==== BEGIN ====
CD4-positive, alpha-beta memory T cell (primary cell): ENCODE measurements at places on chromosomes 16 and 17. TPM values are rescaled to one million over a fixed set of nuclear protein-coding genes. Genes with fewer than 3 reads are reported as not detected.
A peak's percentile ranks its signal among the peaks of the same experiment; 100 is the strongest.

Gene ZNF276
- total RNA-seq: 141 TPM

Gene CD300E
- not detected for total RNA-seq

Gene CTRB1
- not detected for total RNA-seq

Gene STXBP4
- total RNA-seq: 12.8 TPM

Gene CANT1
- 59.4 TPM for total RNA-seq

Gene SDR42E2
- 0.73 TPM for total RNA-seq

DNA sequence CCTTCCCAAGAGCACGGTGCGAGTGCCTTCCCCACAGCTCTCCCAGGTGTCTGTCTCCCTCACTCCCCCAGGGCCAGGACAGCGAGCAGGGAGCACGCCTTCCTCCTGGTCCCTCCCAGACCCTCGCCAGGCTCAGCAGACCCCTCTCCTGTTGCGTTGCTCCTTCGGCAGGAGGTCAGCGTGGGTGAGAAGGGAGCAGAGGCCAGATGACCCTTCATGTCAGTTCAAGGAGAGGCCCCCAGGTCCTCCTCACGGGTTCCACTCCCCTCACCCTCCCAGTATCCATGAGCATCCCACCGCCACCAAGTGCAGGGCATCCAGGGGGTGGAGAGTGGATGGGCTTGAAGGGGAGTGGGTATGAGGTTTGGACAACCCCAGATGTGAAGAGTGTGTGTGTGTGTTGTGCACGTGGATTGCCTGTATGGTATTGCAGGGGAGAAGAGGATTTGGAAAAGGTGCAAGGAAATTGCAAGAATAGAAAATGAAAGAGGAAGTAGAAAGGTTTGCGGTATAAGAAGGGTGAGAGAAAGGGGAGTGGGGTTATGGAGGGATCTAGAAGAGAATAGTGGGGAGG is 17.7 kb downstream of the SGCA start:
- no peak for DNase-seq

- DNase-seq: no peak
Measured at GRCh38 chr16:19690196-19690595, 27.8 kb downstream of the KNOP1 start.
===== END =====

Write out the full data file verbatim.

CD4-positive, alpha-beta memory T cell (primary cell): ENCODE measurements at places on chromosomes 16 and 17. TPM values are rescaled to one million over a fixed set of nuclear protein-coding genes. Genes with fewer than 3 reads are reported as not detected.
A peak's percentile ranks its signal among the peaks of the same experiment; 100 is the strongest.

Gene ZNF276
- total RNA-seq: 141 TPM

Gene CD300E
- not detected for total RNA-seq

Gene CTRB1
- not detected for total RNA-seq

Gene STXBP4
- total RNA-seq: 12.8 TPM

Gene CANT1
- 59.4 TPM for total RNA-seq

Gene SDR42E2
- 0.73 TPM for total RNA-seq

DNA sequence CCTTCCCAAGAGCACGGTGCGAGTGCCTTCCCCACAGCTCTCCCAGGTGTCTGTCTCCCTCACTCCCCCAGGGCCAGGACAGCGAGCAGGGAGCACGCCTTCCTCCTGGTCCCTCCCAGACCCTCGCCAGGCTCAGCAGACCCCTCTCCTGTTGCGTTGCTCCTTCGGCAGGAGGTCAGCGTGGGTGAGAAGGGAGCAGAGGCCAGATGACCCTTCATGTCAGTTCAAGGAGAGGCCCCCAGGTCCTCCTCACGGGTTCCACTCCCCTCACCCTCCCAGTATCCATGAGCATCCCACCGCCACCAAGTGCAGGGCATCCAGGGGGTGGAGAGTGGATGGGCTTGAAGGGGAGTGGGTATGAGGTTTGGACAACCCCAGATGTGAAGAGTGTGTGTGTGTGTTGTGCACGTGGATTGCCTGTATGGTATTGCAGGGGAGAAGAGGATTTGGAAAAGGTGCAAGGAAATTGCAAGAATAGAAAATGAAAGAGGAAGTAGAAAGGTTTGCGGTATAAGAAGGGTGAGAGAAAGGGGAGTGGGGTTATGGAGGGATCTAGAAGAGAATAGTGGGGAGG is 17.7 kb downstream of the SGCA start:
- no peak for DNase-seq

- DNase-seq: no peak
Measured at GRCh38 chr16:19690196-19690595, 27.8 kb downstream of the KNOP1 start.